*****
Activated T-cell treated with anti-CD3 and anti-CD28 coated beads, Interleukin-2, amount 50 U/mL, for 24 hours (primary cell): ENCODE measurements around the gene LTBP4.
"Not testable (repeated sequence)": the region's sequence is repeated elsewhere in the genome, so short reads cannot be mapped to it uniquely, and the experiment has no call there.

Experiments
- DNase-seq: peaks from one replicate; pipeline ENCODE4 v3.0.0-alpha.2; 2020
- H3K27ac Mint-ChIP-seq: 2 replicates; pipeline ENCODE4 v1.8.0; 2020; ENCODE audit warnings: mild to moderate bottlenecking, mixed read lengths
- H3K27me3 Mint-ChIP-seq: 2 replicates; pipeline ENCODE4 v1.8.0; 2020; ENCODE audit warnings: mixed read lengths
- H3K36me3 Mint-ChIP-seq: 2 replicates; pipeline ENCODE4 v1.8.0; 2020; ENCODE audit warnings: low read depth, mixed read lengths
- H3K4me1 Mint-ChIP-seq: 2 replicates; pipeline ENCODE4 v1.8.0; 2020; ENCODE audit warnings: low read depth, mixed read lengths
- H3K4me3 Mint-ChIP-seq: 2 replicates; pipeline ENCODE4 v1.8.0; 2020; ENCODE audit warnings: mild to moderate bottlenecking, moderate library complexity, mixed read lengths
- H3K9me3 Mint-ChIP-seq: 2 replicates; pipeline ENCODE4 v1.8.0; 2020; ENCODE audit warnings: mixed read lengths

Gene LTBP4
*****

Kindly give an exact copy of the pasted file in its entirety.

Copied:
Activated T-cell treated with anti-CD3 and anti-CD28 coated beads, Interleukin-2, amount 50 U/mL, for 24 hours (primary cell): ENCODE measurements around the gene LTBP4.
"Not testable (repeated sequence)": the region's sequence is repeated elsewhere in the genome, so short reads cannot be mapped to it uniquely, and the experiment has no call there.

Experiments
- DNase-seq: peaks from one replicate; pipeline ENCODE4 v3.0.0-alpha.2; 2020
- H3K27ac Mint-ChIP-seq: 2 replicates; pipeline ENCODE4 v1.8.0; 2020; ENCODE audit warnings: mild to moderate bottlenecking, mixed read lengths
- H3K27me3 Mint-ChIP-seq: 2 replicates; pipeline ENCODE4 v1.8.0; 2020; ENCODE audit warnings: mixed read lengths
- H3K36me3 Mint-ChIP-seq: 2 replicates; pipeline ENCODE4 v1.8.0; 2020; ENCODE audit warnings: low read depth, mixed read lengths
- H3K4me1 Mint-ChIP-seq: 2 replicates; pipeline ENCODE4 v1.8.0; 2020; ENCODE audit warnings: low read depth, mixed read lengths
- H3K4me3 Mint-ChIP-seq: 2 replicates; pipeline ENCODE4 v1.8.0; 2020; ENCODE audit warnings: mild to moderate bottlenecking, moderate library complexity, mixed read lengths
- H3K9me3 Mint-ChIP-seq: 2 replicates; pipeline ENCODE4 v1.8.0; 2020; ENCODE audit warnings: mixed read lengths

Gene LTBP4